A pile of asbestos waste remains dumped just yards away from a main road in Peeblesshire, Scotland after being flytipped more than five weeks ago because of a dispute over who is responsible for paying to pick up the mess.

The flytipping of asbestos waste has long been the scourge of local councils expected to clean up the hazardous material illegally dumped near roadsides and country lanes by rogue waste collection firms.

There is also the not insignificant environmental health risk. Any member of the public who comes into the vicinity of the exposed edges of broken up asbestos materials – most often corrugated roof sheeting or interior insulation wallboards – is likely to breathe in airborne fibre dust particles.

Misunderstanding and lack of asbestos awareness to the very real health risks continue to prevent the correct management, disposal and protection against exposure once the deadly materials have been uncovered. In particular, property owners or builders may decide that to avoid additional time and expense, they will simply remove asbestos waste without observing any of the regulatory protection or disposal procedures.

“An open invitation to all flytippers”

According to a local Scottish Borders councillor who discovered the flytipped asbestos in early December, the materials were dumped ten feet away from the D83/1 road between Ashiestiel and Walkerburn, “near a farm gate so it may be considered to be on private land”, adding that its continued presence was “sending out an open invitation to all potential fly tippers.”

Despite of the warning, it seems the Scottish Environment Protection Agency (SEPA), the NHS Borders and the local council are all still involved in deciding if the waste material is on “private land” and “continue to investigate the fly-tipping incident.”

At the same time, the issue of illegal flytipping, which includes asbestos waste and potential risks of exposure linked to mesothelioma or asbestosis disease have also been the target of campaigns by local authorities around the country.

Illegally dumped waste up by 10 per cent

As a result of councils having to deal with more than 711,000 incidents of fly-tipping in England, in 2012/13, during the same period more than 72,000 warning letters and 32,000 statutory notices were issued by local authorities who also carried out nearly 48,000 duty of care inspections and over 425,000 enforcement actions.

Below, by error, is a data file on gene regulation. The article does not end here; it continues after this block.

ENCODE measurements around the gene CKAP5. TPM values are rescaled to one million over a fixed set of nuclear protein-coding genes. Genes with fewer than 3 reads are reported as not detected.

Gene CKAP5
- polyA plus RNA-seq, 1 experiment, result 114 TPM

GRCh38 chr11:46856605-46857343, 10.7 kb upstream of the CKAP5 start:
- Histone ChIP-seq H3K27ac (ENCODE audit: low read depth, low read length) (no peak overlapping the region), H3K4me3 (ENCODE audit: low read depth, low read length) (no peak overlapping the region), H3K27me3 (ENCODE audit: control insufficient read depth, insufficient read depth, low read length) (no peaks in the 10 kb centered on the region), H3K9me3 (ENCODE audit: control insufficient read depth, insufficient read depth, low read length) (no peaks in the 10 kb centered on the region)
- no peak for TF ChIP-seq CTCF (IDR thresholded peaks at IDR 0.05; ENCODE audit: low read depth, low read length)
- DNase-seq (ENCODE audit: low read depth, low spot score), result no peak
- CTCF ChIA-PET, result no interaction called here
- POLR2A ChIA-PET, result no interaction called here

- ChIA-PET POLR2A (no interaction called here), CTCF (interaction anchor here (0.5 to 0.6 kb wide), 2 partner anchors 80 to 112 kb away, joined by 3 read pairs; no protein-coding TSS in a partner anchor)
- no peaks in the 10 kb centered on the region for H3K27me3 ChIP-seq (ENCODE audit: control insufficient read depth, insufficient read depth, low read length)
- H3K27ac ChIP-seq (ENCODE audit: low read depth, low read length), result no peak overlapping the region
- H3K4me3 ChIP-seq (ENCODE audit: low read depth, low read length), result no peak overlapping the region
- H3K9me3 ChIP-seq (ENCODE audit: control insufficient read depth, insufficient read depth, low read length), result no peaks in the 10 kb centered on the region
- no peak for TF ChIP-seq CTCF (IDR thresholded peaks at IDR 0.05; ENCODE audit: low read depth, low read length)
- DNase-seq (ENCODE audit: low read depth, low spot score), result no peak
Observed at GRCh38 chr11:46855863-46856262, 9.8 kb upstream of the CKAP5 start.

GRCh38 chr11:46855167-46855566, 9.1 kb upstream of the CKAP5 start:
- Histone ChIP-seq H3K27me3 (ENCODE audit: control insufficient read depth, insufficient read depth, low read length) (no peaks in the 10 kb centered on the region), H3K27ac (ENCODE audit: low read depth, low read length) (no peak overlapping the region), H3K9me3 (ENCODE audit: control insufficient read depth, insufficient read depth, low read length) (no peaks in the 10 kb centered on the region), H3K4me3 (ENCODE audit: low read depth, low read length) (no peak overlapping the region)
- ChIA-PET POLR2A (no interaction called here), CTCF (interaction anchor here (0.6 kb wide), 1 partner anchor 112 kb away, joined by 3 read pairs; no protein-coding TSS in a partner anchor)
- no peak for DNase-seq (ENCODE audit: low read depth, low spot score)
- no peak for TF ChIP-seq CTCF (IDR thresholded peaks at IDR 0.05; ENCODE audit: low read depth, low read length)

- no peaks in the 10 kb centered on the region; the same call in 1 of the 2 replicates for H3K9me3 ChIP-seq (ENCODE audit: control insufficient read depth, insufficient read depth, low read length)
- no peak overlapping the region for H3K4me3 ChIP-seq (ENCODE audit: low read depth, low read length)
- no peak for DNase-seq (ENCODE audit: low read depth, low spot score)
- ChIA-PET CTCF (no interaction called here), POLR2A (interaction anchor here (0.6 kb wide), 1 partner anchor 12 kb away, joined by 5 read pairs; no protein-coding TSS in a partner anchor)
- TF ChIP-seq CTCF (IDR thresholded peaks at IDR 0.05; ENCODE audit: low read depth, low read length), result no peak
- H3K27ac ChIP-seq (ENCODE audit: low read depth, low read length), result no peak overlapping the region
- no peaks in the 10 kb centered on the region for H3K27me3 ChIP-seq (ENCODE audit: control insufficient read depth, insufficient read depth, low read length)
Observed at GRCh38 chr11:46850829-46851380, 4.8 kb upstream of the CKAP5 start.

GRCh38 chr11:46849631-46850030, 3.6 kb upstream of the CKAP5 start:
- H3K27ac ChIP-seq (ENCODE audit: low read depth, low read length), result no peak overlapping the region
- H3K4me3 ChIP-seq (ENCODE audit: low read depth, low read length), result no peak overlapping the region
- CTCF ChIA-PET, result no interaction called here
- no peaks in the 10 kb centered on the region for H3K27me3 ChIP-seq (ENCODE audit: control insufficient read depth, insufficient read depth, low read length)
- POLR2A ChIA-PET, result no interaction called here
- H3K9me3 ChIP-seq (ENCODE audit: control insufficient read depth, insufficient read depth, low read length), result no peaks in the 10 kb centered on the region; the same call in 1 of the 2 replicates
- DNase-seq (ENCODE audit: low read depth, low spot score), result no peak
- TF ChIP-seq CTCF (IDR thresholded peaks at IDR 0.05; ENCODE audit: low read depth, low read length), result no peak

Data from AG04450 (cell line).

While nearly a third of all flytipping incidents were a “small van load size” and nearly 45 per cent were on highways, one in five of illegally dumped waste occurred on footpaths, bridleways and back alleyways, up by 10 per cent on the previous year.

Of the 2,200 local authority prosecutions against waste offenders, nearly 99 per cent of cases resulted in a conviction.

Public exploited by rogue firms

In 2014, Somerset Council, ran a training course aimed at improving the knowledge and skills of their enforcement officers to identify asbestos, ensure its safe removal, protect the public and investigate its source.

In a bid to prevent ordinary members of the public from being illegally exploited by rogue firms who say they will correctly dispose of asbestos waste for a special price, a number of recycling sites accepted, at no cost, securely “double” sealed asbestos waste, and paid-for collections of asbestos arranged with the Somerset Waste Partnership.

Section 34 of the Environmental Protection Act directly places businesses under a ‘Duty of Care’ to manage their waste in a proper and legal manner. This means that the entire process of removing asbestos waste must be put under the control and managed by fully authorised, legal asbestos disposal contractors.

Special permission required

Working with asbestos is also strictly controlled and is subject to a statutory ‘permission’ regime. Since 2012, new procedures have been in force, known as the ‘Asbestos licence assessment, amendment and revocation guide’ (ALAARG). While chiefly aimed at regulators and others who need to apply for a licence to undertake work with asbestos, nevertheless, procedures are also set out for when special permission is required, as well as the standard license types and their conditions.

The majority of asbestos work has to be undertaken by a licensed contractor but any decision on whether particular work is licensable is always based on the evaluation of risk.